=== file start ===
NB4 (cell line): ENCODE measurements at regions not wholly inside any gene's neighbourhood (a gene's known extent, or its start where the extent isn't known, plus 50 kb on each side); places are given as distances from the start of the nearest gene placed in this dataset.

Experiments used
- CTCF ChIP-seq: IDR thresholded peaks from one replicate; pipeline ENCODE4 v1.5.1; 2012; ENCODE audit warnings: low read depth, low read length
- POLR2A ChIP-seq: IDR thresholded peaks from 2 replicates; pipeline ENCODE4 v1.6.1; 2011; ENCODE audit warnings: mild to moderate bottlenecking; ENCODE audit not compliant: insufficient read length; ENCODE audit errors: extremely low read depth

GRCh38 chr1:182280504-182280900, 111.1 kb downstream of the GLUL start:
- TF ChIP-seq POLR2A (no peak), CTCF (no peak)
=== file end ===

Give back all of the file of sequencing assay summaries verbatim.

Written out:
NB4 (cell line): ENCODE measurements at regions not wholly inside any gene's neighbourhood (a gene's known extent, or its start where the extent isn't known, plus 50 kb on each side); places are given as distances from the start of the nearest gene placed in this dataset.

Experiments used
- CTCF ChIP-seq: IDR thresholded peaks from one replicate; pipeline ENCODE4 v1.5.1; 2012; ENCODE audit warnings: low read depth, low read length
- POLR2A ChIP-seq: IDR thresholded peaks from 2 replicates; pipeline ENCODE4 v1.6.1; 2011; ENCODE audit warnings: mild to moderate bottlenecking; ENCODE audit not compliant: insufficient read length; ENCODE audit errors: extremely low read depth

GRCh38 chr1:182280504-182280900, 111.1 kb downstream of the GLUL start:
- TF ChIP-seq POLR2A (no peak), CTCF (no peak)